say your piece
155 30 OCTOBER 2003
Authentic American
Sherman Alexie Speaks at the Downtown Library
By Rachael Sawyer

gave my little brother a copy of Sherman Alexie’s collection of short stories, The Toughest Indian In The World, for his 14th birthday and bought another copy for myself. A week after my brother had called to thank me enthusiastically for the book and inform me that Alexie, who is speaking Saturday at 7:30 p.m. at the downtown Salt Lake City Public Library, had made his list of heroes (a list he carries around with him everywhere, comprised of such notables as Jimi Hendrix, Andy Kaufman, the creators of “Jackass” and Shakespeare), I finally found the time to indulge in Alexie’s always-striking prose.

The striking prose of “Assimilation,” the first story in this collection, described adulterous, biracial, lesbian sex. I thought of my impressionable little brother and began to re-evaluate his enthusiastic gratitude for his first taste of Alexie’s writings.

As I read on, Alexie’s beautifully wrought accounts of fluid, polymorphous, ultimately and supremely redemptive sexuality brought tears to my eyes. I thought of my brother, facing the brutality of teenage years, the showy homophobia, the forced machismo and thought, “This is so good for him.”

My next thought was, “Dad would kill me.”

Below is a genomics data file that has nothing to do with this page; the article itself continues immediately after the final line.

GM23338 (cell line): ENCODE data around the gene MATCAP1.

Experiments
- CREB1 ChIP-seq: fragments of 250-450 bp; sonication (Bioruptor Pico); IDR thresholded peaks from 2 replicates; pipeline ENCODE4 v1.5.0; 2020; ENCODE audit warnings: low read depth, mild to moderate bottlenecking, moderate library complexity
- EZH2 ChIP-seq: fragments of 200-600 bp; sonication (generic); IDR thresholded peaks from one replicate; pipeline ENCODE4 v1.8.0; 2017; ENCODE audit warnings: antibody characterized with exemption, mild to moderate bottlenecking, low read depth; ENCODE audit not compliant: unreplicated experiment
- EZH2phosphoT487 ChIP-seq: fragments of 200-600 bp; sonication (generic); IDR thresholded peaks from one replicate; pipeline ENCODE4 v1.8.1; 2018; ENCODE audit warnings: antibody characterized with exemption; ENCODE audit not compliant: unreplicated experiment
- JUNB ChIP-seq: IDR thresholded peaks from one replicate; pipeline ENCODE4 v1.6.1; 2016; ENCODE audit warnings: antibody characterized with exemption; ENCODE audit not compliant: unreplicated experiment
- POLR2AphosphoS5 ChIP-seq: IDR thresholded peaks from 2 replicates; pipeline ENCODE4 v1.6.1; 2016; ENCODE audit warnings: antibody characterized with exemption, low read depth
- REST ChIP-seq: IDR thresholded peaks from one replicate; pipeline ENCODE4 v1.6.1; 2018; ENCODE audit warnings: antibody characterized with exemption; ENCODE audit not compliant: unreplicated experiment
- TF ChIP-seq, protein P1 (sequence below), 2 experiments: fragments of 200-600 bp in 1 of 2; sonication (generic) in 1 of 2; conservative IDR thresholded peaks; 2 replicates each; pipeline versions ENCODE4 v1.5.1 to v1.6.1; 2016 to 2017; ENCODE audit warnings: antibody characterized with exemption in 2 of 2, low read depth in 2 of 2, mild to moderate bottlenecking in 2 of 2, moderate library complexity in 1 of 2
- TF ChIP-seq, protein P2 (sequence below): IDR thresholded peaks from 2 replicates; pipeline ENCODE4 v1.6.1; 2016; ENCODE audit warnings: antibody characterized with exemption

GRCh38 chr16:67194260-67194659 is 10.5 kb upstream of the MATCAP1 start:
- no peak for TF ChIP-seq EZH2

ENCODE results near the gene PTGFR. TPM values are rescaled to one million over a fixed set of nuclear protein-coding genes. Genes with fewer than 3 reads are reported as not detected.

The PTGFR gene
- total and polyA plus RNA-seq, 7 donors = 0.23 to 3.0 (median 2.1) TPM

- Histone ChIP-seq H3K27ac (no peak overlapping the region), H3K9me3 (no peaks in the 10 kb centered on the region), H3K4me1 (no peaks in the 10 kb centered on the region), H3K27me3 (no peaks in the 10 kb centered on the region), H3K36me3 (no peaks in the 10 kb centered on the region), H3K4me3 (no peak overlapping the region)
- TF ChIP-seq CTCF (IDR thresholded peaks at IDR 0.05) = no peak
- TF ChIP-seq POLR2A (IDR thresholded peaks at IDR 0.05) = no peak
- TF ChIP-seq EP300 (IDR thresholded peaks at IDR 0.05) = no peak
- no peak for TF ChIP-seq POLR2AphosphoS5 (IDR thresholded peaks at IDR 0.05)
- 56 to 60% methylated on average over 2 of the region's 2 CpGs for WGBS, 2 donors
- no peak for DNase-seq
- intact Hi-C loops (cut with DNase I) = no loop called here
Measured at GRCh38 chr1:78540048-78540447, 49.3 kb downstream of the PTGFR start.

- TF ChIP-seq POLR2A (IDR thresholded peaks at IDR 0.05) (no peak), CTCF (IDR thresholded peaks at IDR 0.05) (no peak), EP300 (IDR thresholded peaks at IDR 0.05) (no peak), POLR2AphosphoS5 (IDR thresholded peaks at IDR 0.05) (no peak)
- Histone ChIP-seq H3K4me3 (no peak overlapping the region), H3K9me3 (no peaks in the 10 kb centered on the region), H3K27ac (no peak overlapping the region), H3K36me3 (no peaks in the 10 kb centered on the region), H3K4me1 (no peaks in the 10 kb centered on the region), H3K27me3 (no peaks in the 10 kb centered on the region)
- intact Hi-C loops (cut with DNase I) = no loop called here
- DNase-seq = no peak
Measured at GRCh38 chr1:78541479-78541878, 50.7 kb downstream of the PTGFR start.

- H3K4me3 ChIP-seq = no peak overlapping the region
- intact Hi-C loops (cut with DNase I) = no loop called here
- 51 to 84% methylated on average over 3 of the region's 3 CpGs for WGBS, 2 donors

My brother and I frequently talk about literature, and the conversations veer toward Alexie over and over again. “There’s just something about the way he says things…,” my brother remarks, trailing off in a way that indicates he shares my intoxication with one of America’s most innovative literary voices.

My brother pauses. “Is he…gay?” I can tell that in this question rides the confusion of a thousand images of the fierce American Indian warrior shattering from the blast of the realization that there may be homosexuals among them.

“I think he might tell you that sexuality is more complex than being ‘straight’ or ‘gay,’” I tell him, and his face tells me that the word “fag” is looming large and heavy in his mind, but he shrugs it off. This is so good for him.

The “toughest Indian in the world” may not turn out to be what you had in mind before you read Alexie. And that’s the point.

I was first treated to Sherman Alexie through the film “Smoke Signals,” which won the Sundance Film Festival Audience Award in 1998. Alexie wrote the screenplay based on his collection The Lone Ranger and Tonto Fistfight in Heaven. It thrust him into literary notoriety.

Alexie’s voice, originating in the experience of growing up on the Spokane Indian reservation, is that of the American Indian storyteller, drawing on ancient oral traditions. But his characters move around in our world, the world of corporate luncheons and political in/correctness and fast-food drive-thrus.

The combination is a breed of magical realism recalling that of Gabriel Garcia-Marquez or Jeanette Winterson, but thoroughly American. It cuts to the heart of our national shame that has yet to be recognized as such. And it does all this with a humor so rich and natural that you remember whole paragraphs of Alexie’s prose vividly after only reading them once.

Tickets are free to the event which is part of the 2003 Dewey Lecture Series. But unfortunately, auditorium seats have been sold out. You can still come and hopefully watch the video feed—it will be well worth it. After all, what’s good for my little brother is good for you.

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